How is your dog feeling? A quick glance at his tail might offer some clues, but there's often a lot more going on below the surface.

Joji Yamaguchi, the biologist behind the creation of a new smart collar called 'Inupathy,' believes a dog's heart rate is the biggest indicator of his current emotional state.

In an effort to better understand his dog and help other pet owners do the same, Yamaguchi designed a collar which shows -- via different colored lights -- how a dog is feeling at an emotional level.

"I was always worried about my dog's nervousness and wanted a way to learn how to make him relaxed," Yamaguchi told Newsweek. "So I invented a device capable of analyzing the rhythm of a heart beat."

Gauging dogs' needs

Colored LED lights embedded on the collar function as a way of letting pet parents see how their dog is reacting to the world at any given moment.

If your dog is in a relaxed state, a blue light will appear on the device. If he's focusing intently on a squirrel in the distance or attempting to master a new trick, the light will glow white to indicate that the dog is concentrating.

Knowing if a dog is happy, calm, excited, or concentrating can help pet owners understand their dogs' needs, says Yamaguchi. This deeper understanding, he believes, can strengthen the bond between pet parents and their dogs.

'Mental visualizer'

Instead of relying on the position of a dog's tail or other external indicators of emotion, the Inupathy collar lets pet owners see their dog's internal emotional state.

What might the collar reveal? In Yamaguchi's case, the device opened his eyes to the fact that his Corgi preferred to be within close proximity of him.  

"I've learnt that the distance between me and my dog, and whether I'm touching him or not is very important," Yamaguchi said. "He is also more relaxed with the door of a room closed, rather than opened."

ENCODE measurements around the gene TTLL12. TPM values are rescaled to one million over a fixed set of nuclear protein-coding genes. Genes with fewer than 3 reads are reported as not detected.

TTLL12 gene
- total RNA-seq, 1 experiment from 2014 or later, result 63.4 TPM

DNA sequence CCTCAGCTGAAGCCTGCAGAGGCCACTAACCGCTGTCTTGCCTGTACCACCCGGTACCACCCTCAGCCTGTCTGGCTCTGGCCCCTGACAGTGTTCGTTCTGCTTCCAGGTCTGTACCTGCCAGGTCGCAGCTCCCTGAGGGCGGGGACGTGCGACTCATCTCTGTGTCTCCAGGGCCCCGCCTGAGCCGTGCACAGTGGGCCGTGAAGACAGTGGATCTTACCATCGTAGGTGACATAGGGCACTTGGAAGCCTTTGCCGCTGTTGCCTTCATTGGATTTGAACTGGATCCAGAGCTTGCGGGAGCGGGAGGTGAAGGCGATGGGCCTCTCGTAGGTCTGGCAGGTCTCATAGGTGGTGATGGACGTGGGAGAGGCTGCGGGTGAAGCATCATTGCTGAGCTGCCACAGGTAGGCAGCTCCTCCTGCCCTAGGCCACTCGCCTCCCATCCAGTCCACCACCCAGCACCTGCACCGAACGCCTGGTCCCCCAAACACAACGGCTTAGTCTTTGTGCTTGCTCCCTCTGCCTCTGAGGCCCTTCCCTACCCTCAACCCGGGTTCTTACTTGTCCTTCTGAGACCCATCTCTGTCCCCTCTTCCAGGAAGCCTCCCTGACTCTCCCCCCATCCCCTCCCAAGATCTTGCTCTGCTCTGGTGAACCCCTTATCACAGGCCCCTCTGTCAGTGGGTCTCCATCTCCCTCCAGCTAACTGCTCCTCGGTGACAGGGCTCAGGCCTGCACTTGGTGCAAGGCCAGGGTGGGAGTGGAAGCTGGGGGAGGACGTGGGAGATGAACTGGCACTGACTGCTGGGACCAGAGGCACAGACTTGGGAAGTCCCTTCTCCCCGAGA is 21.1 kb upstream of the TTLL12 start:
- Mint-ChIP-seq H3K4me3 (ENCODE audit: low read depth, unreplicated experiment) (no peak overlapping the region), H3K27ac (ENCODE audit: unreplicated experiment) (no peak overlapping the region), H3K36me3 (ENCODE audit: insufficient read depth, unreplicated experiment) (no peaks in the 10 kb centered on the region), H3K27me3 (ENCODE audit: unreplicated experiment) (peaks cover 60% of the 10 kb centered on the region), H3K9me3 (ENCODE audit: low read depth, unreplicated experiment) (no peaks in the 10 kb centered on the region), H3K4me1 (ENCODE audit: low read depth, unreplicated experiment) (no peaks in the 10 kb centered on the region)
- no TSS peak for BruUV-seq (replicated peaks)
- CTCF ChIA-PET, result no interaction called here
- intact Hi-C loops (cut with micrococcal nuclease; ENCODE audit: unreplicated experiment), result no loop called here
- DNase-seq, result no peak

He also found that aggression wasn't always the reason his dog barked at other dogs. He gleaned this insight by comparing his dog's reaction to cats versus dogs. While barking at cats, the collar lit up red, Yamaguchi told The Next Web. But while barking at dogs, the collar picked up on the fact that the bark was less aggressive.

The Federal Trade Commission has finished applying an astringent solution to a group of skincare companies that it accused of using deceptive marketing and billing tactics to skin consumers.

The companies, which sold Auravie, Dellure, LéOR Skincare, and Miracle Face Kit products have agreed to court orders with the FTC or had default orders entered against them.

"These defendants tricked people into paying for skin care products and abused the credit card system to extend their scheme," said Jessica Rich, director of the FTC's Bureau of Consumer Protection. "The Commission will continue to attack scams that rely on supposed 'free trial' offers and unauthorized credit card charges."

"Risk-free trials"

The agency said the defendants sold their skin creams through false advertisements for "risk-free trials." According to the FTC, the defendants convinced consumers to provide their credit card information, purportedly to pay nominal shipping fees.

However, the defendants allegedly used consumers' credit card information to impose unauthorized recurring monthly charges of up to $97.88 per month for unordered products. The FTC also charged defendants with misrepresenting themselves as accredited by the Better Business Bureau (BBB).

The total number of defendants eventually reached 33. Most were charged with violating the FTC Act, the Restore Online Shoppers' Confidence Act, and the Electronic Funds Transfer Act.

Each final order bans the defendants from selling products through a "negative option," in which the consumer's silence is interpreted as consent to receive and pay for goods and services. The orders also bar them from future deception and credit card laundering.